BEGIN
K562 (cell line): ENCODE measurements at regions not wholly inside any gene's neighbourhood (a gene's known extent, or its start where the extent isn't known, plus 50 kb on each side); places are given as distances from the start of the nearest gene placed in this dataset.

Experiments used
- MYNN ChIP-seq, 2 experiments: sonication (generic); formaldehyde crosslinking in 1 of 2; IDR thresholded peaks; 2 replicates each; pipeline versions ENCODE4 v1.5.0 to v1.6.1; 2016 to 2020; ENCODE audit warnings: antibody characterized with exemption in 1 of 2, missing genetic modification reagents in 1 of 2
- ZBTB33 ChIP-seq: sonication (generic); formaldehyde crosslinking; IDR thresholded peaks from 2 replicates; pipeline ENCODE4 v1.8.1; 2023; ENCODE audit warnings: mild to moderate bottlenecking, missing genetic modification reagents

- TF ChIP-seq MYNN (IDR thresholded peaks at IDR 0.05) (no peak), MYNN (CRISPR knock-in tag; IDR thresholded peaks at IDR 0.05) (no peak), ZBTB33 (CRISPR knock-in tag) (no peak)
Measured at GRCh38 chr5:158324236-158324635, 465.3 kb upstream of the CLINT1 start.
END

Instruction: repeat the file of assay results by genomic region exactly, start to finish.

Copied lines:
K562 (cell line): ENCODE measurements at regions not wholly inside any gene's neighbourhood (a gene's known extent, or its start where the extent isn't known, plus 50 kb on each side); places are given as distances from the start of the nearest gene placed in this dataset.

Experiments used
- MYNN ChIP-seq, 2 experiments: sonication (generic); formaldehyde crosslinking in 1 of 2; IDR thresholded peaks; 2 replicates each; pipeline versions ENCODE4 v1.5.0 to v1.6.1; 2016 to 2020; ENCODE audit warnings: antibody characterized with exemption in 1 of 2, missing genetic modification reagents in 1 of 2
- ZBTB33 ChIP-seq: sonication (generic); formaldehyde crosslinking; IDR thresholded peaks from 2 replicates; pipeline ENCODE4 v1.8.1; 2023; ENCODE audit warnings: mild to moderate bottlenecking, missing genetic modification reagents

- TF ChIP-seq MYNN (IDR thresholded peaks at IDR 0.05) (no peak), MYNN (CRISPR knock-in tag; IDR thresholded peaks at IDR 0.05) (no peak), ZBTB33 (CRISPR knock-in tag) (no peak)
Measured at GRCh38 chr5:158324236-158324635, 465.3 kb upstream of the CLINT1 start.